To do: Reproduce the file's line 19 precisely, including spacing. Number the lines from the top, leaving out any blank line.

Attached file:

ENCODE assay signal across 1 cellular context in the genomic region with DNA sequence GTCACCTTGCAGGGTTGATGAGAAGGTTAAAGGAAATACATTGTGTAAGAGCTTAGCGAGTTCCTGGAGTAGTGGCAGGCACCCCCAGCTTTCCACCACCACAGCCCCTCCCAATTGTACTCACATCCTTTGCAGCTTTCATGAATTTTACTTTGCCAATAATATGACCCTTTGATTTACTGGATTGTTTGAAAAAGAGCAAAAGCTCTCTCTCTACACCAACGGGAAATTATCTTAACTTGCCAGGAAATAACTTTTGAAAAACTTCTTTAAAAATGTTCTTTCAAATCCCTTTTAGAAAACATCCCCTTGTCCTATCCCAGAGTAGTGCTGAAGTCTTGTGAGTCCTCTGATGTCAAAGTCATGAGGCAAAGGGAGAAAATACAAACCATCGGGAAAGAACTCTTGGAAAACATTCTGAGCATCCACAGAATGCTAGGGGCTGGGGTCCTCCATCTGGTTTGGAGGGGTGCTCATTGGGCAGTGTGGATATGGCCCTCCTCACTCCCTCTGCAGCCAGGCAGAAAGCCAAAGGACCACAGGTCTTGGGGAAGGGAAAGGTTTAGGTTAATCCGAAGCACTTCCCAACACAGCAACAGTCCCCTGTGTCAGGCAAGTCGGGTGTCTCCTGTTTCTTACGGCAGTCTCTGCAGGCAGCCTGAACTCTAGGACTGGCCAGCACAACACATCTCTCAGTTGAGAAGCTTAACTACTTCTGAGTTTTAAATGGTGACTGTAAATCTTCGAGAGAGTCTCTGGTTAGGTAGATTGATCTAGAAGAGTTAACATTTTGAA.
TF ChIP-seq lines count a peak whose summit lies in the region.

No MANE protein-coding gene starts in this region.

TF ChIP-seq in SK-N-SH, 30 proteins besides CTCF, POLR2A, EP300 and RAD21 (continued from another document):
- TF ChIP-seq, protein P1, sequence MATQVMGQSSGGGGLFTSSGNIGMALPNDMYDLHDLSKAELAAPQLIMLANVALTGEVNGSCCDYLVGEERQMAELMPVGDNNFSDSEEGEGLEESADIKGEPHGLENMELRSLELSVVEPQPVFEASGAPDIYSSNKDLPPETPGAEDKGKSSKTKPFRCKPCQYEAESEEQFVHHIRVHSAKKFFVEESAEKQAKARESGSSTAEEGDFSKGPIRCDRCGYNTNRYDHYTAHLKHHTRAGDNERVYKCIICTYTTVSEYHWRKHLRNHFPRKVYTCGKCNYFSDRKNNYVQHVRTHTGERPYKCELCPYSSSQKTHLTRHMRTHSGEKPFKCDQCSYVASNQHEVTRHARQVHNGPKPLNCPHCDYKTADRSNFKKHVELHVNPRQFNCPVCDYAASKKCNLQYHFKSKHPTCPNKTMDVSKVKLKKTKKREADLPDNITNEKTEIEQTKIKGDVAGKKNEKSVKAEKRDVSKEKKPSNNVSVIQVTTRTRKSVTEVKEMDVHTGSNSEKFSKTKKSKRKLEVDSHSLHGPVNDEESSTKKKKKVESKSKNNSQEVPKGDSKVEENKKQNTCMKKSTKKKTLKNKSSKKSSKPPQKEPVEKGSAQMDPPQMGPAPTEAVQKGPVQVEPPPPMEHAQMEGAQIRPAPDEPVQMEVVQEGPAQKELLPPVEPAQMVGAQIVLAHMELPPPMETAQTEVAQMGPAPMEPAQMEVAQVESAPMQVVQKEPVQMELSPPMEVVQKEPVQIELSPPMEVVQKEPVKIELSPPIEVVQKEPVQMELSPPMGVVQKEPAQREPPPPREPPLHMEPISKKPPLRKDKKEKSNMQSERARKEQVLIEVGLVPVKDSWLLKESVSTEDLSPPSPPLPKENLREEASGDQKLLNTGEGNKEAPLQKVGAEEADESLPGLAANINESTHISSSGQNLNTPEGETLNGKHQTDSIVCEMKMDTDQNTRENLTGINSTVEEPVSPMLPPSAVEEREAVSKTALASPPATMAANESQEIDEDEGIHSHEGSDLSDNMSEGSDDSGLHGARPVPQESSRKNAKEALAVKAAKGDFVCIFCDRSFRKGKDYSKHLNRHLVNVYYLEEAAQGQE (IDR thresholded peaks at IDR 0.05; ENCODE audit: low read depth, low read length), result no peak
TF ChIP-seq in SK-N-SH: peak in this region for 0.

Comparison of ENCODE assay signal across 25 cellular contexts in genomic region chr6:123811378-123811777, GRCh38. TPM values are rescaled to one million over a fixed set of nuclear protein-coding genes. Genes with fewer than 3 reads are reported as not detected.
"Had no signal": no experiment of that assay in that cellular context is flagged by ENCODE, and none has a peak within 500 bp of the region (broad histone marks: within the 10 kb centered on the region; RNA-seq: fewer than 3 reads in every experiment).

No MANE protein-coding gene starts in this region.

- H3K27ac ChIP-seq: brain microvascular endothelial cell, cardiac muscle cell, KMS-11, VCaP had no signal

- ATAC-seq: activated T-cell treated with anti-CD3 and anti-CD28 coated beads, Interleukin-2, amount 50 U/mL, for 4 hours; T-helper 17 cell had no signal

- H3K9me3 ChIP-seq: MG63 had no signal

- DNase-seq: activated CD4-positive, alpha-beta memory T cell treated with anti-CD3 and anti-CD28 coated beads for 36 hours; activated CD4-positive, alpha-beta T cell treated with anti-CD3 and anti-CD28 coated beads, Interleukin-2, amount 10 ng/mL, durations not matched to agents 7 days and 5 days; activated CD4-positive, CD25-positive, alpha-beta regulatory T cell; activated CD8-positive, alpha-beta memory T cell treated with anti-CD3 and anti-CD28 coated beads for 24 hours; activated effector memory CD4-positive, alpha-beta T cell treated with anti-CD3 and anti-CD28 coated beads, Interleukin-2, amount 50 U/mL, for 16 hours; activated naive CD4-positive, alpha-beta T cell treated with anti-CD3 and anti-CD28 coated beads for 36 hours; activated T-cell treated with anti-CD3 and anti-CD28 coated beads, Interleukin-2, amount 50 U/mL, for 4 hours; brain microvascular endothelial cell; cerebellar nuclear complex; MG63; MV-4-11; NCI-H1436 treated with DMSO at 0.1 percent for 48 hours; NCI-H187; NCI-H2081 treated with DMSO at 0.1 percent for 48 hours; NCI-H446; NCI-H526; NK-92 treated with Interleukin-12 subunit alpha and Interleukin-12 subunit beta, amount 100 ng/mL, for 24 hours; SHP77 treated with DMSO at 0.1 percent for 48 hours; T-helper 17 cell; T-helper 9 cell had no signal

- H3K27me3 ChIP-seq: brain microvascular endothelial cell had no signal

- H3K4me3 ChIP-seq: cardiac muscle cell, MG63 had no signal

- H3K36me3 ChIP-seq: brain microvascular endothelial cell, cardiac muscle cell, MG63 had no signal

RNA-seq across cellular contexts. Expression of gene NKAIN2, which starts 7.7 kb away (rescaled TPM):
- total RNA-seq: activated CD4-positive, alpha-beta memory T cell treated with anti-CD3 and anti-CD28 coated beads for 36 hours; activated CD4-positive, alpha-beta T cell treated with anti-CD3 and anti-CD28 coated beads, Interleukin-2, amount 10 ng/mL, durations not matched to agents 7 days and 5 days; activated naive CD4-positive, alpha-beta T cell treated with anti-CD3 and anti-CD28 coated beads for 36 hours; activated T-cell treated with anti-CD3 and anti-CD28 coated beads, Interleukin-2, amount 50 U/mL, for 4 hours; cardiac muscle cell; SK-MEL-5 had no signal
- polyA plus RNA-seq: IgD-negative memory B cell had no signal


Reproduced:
- polyA plus RNA-seq: IgD-negative memory B cell had no signal